Life insurance producers gravitate toward guaranteed universal life (GUL) contracts because of their simplicity.
To put it bluntly, these products are a known commodity that doesn’t cause problems and are easy to explain to consumers.
At the end of the day, if the client pays the premiums exactly as illustrated, that’s all it takes. There won’t be any surprises, and crediting rates don’t impact the death benefit.
End of story? Not quite.
What happens during policy audits and review conversations? During these meetings, it’s not unusual for clients to report that their situation has changed and they subsequently need more flexibility to:
- Reduce the death benefit
- Skip premiums
- Pay less than illustrated, or
- Change the duration of payments
When clients express such concerns, an advisor may say: “I understand how you feel, but that’s not possible with your present policy.”
But that’s still not the end of the story. With so many offerings from insurance carriers, it’s not necessary for clients to forfeit guarantees to gain the flexibility they’re looking for.
Although it’s always good to know that advisors are taking time to ensure that their clients’ policies are performing in light of their needs, it can be helpful to know why some plans are better than others. In other words, why the details are important.
We’ve all heard the reasons or excuses for a policyholder not making payments, but what happens to the policy? The ability to skip a premium (without making it up) depends on a number of factors. At the top of the list is the timing of the missed premium. When a premium is missed, the reduction in coverage duration can vary drastically.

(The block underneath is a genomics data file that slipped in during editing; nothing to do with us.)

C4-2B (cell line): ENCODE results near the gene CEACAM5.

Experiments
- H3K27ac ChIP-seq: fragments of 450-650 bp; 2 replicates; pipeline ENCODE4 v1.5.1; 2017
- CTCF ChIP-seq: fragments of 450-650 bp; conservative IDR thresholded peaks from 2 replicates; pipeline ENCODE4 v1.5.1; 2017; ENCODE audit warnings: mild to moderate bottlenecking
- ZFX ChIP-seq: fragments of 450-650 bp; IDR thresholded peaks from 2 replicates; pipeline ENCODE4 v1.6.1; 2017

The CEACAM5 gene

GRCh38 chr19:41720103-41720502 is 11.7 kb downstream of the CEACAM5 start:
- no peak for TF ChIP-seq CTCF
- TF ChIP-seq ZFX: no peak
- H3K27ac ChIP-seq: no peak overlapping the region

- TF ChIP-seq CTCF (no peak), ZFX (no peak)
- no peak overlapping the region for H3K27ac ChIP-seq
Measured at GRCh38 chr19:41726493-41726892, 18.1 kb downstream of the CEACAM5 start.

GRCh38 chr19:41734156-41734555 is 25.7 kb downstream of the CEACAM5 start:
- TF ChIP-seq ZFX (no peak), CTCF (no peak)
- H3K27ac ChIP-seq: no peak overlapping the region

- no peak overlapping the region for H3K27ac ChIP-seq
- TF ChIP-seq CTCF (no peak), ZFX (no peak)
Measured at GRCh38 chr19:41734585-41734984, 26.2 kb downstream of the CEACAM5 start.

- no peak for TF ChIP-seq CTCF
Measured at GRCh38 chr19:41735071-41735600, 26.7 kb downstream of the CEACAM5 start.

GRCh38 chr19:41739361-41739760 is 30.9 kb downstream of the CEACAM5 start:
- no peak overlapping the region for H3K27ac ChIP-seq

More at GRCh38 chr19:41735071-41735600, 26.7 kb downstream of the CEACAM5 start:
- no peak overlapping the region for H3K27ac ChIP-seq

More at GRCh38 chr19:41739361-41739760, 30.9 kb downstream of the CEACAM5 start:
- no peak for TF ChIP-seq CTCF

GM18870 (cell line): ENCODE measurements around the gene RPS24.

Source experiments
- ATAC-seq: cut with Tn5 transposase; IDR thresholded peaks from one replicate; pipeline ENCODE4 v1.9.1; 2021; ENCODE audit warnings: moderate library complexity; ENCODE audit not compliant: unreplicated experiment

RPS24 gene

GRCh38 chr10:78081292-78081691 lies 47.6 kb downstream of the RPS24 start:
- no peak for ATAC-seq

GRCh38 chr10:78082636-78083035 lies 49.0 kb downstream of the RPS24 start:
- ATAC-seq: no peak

Consider this: In a sample study for a male, age 55, skipping a premium in year six, some policies maintained coverage past age 100, while others lapsed as early as year seven.
Today, there’s simply no single product that will perform best in every situation. To avoid problems at some later date, it’s important for advisors to have a detailed discussion with clients regarding their objectives, possible future needs, and what could change going forward.
Keep reading to find out three essential considerations when evaluating GUL plans…
1. Return of Premiums feature
Does the plan provide for an exit strategy, or a way for the client to recoup premiums paid should their situation change? Many products offer a full return of premiums paid at year 15, 20 or 25.
See also: Adjustable life insurance: Pros and cons
2. Ability to reduce the death benefit
How early can a client contractually reduce the death benefit? Some policies allow the death benefit to be reduced as early as year two. However, the savings are not always proportionate to the reduction. With one major life company, for example, a male, age 59, Standard Non Smoker, would have a cost of about $15,000 for $1 million of coverage. The policy could be decreased in year three to $500,000, but the premium is reduced to only around $13,000. At the same time, there are other carriers that would reduce premium by close to 50 percent.
3. Skip premiums or stress test
Most advisors know that clients miss making premium payments. Some simply forget or the pay it late, but outside the “grace period.” Others may not have the ability to pay or a trustee’s office moved and didn’t get the bill.
By properly structuring their clients’ life insurance portfolios, advisors can help them take care of both their current needs as well as those that will present themselves sometime in the future.
See also: Premium financing is dead. Or is it?
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